If you’re looking to save money on an Antarctica tour, the only way you can do this is to book a ticket last-minute.
Different Styles of Antarctica Tour Packages
When you’re doing your research on trips to Antarctica you might be amazed to see a huge difference in price from one company to the next. So why the fluctuation?
This often comes down to two things – the quality of the ship you will be travelling on, and the reputation of the company.
Cheap Antarctica Tours
Not all companies are created equal, and you need to take this into consideration when booking your trip. If a tour company is super cheap, there’s probably a reason for that.
The service of leaders and staff might not be as good, the ship might be much older, and you might only get a limited number of days on the actual continent.
We’ve seen trips for as cheap as USD$5000. Remember though, you get what you pay for.
Our Secret Tip – Want to go with a reputable and responsible company to Antarctica, but aren’t ready to pay huge amounts? Book the cheapest cabin on the ship.
You still get the exact same service, same guides, same destinations, same activities, except you’re not paying a huge amount for a fancy room. And the truth is you won’t be spending much time in your cabin anyway, so save your money and just book a cheap berth with a good company.
There are plenty of luxury cruise ships that visit Antarctica, and if this is what you’re into, then perfect.
These ships will have all the creature comforts you’d expect to find on a high-end cruise ship, with hot tubs, swimming pools, masseuses, elevators, etc.
Luxury Antarctic cruises might include flight tickets to the Peninsula too, so you can avoid the Drake Passage and add maximum comfort during your trip.
Sometimes that are part of longer South America trips that start in places like Montevideo in Uruguay or Buenos Aires, and finishing up in Valparaiso in Chile.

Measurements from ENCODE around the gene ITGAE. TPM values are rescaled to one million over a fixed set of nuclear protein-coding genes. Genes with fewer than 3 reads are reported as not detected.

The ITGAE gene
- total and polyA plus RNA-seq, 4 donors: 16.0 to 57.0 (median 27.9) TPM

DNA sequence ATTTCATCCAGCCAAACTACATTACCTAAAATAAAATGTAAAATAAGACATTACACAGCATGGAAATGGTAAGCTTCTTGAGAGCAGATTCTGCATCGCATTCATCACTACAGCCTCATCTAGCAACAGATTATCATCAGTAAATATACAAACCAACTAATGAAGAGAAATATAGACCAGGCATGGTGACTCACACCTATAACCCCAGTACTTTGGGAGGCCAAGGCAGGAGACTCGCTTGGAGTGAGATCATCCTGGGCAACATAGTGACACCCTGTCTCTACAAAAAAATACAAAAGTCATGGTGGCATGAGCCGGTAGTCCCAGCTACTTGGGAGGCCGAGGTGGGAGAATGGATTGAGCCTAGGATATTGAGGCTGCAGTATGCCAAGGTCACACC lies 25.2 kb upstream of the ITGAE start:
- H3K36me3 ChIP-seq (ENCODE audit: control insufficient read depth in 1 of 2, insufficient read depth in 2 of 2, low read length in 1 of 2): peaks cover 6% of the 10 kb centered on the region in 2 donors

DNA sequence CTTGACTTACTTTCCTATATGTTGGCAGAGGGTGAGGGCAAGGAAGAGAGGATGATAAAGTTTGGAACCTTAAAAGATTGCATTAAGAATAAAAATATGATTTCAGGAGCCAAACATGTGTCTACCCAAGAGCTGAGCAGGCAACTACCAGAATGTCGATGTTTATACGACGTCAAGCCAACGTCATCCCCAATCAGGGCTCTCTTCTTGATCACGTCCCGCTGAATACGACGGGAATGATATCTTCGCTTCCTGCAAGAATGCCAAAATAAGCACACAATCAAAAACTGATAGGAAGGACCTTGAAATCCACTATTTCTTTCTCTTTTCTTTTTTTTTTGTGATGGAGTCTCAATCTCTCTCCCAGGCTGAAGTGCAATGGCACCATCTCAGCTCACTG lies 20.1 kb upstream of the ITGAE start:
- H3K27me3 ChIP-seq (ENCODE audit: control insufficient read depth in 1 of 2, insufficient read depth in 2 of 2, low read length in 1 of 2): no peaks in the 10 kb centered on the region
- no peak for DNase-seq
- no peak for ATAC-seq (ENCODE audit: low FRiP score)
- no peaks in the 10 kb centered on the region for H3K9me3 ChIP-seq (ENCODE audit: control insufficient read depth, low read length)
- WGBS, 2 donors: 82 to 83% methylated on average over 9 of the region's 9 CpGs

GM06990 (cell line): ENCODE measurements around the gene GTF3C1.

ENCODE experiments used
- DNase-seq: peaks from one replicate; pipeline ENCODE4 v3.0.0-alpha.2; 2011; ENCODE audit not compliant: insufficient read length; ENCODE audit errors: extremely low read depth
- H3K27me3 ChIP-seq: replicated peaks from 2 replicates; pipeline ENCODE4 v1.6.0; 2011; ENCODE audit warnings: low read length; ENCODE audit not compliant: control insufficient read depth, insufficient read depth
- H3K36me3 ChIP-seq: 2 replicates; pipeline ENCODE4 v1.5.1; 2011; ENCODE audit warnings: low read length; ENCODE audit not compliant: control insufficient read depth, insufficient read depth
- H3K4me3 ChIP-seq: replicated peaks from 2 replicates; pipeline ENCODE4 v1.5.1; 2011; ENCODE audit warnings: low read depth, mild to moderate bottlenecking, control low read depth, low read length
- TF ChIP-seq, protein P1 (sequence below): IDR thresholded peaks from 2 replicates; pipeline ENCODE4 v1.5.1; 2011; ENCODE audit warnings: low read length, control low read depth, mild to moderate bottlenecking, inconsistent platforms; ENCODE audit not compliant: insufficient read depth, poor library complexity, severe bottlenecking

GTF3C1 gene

But these tailor-made experiences comes at a hefty price, which can go up to $25’000 (or more)!
Is this the best way to visit Antarctica? In our opinion, no, as the ships are often quite large and hold a lot of passengers. We’ll go into why that’s a bad thing further down the guide.
Last Minute Antarctica Cruises
So what about these last minute Antarctica cruises that people talk about? Is it really possible to cruise to Antarctica for less than USD$5000?
Short answer, yes. However last minute means last minute, and you’ll often have to travel to Ushuaia and register your interest with a number of tour operators in the town.
If an opening comes up (such as someone cancelling their trip) you’ll be on a waiting list to join the tour. But you may only be given a day or two’s notice, and you may end up spending a week or more down in Ushuaia waiting to hear.
A family we met managed to score some last-minute Antarctica tickets after waiting more than 3 weeks in Patagonia, and when they got the word that it was happening they had 36 hours to drop everything and get to Ushuaia in time to jump onboard.
If you have the time and funds to stay down in southern Patagonia for a few weeks this can be a viable way to visit Antarctica cheaply.
Can I Work on a Cruise Ship to Antarctica?
Yes, you absolutely can. But the idea that you can literally just show up at the dock and get a job cleaning rooms or working in a kitchen is unfortunately not true.
The employees of these companies have months of training before they are sent on a trip to Antarctica and often have to sign long contracts.
Sorry, to be bearer of bad news, but no you can’t show up in Ushuaia and get a one-off job on a cruise to Antarctica.
Insider’s Tip – Book A Small Group Expedition
Very few people know this when booking their travels to Antarctica, but if you end up on a ship that has more than 100 passengers onboard, your time on the continent is severely limited!
That’s because the law states that no more than 100 people from any one voyage can get off the ship at any one time, so if your tour has more than this, you’ll end up spending a lot of time waiting on the ship while the other group is off exploring.